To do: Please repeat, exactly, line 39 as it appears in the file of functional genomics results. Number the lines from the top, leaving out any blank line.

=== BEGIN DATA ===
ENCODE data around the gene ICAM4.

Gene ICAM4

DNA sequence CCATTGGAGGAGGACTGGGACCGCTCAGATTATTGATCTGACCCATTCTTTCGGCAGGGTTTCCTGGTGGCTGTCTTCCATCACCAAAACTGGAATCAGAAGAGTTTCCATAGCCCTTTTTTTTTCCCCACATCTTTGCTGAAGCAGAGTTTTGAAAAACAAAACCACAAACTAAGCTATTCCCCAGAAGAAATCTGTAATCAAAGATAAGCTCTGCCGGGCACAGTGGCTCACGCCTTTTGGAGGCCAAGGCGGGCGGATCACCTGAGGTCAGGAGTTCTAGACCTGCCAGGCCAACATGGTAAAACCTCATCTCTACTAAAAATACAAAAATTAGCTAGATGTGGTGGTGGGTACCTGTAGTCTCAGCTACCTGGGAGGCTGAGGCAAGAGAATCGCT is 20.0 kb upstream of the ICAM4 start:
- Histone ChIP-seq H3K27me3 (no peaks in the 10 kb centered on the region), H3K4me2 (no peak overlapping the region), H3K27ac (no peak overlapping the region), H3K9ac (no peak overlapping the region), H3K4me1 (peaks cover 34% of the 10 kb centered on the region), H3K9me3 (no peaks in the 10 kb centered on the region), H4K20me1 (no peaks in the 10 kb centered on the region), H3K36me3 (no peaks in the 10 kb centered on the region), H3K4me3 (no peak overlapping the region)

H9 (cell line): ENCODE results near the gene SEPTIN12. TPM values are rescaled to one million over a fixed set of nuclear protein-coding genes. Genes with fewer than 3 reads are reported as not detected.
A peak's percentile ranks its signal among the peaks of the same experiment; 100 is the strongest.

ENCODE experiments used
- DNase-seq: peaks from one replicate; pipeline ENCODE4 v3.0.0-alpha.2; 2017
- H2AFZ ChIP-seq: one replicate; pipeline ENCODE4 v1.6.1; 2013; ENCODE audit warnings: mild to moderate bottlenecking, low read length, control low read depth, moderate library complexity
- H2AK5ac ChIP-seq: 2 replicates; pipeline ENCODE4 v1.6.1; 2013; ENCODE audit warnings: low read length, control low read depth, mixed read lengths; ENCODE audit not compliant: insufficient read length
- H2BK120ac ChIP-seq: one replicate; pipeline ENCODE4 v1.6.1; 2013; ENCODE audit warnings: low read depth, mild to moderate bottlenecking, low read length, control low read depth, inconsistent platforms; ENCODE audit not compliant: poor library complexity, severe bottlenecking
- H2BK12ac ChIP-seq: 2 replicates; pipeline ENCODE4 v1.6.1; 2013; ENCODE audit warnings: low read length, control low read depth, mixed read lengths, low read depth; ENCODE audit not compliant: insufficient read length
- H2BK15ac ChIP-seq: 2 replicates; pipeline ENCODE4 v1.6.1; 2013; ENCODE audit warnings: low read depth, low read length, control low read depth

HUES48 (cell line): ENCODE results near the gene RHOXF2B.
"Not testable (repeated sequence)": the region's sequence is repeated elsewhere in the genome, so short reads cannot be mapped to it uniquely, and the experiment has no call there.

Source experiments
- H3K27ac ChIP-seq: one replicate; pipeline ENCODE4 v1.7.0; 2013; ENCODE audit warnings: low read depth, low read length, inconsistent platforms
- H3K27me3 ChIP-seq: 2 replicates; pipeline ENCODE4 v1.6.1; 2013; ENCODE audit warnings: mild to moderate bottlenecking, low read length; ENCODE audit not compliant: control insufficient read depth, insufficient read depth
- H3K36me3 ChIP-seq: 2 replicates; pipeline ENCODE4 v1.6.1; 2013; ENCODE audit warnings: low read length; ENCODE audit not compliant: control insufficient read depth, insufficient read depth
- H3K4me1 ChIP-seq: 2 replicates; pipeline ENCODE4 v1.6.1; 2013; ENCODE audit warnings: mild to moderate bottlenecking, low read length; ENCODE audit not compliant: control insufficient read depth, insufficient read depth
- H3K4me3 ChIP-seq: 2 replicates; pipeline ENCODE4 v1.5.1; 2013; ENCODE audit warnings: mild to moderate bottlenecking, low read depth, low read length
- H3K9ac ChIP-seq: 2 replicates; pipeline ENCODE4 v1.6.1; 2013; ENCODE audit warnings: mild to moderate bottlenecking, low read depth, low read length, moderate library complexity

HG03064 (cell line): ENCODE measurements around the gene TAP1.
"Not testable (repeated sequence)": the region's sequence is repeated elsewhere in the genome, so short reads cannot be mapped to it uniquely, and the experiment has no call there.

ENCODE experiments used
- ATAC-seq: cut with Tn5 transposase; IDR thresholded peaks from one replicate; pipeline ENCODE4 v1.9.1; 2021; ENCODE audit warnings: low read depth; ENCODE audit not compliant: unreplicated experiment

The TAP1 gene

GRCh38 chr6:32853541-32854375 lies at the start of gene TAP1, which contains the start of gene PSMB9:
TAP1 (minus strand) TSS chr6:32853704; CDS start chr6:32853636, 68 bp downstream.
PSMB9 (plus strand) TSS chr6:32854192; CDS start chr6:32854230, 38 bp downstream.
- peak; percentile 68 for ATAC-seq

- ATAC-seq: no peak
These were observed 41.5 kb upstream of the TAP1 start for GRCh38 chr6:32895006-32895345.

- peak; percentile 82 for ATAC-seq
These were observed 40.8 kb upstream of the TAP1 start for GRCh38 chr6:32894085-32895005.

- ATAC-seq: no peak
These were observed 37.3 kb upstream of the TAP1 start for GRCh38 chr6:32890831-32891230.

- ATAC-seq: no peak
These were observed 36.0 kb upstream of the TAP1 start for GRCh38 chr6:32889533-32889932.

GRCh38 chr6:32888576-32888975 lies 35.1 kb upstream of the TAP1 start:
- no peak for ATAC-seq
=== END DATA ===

These were observed 36.0 kb upstream of the TAP1 start for GRCh38 chr6:32889533-32889932.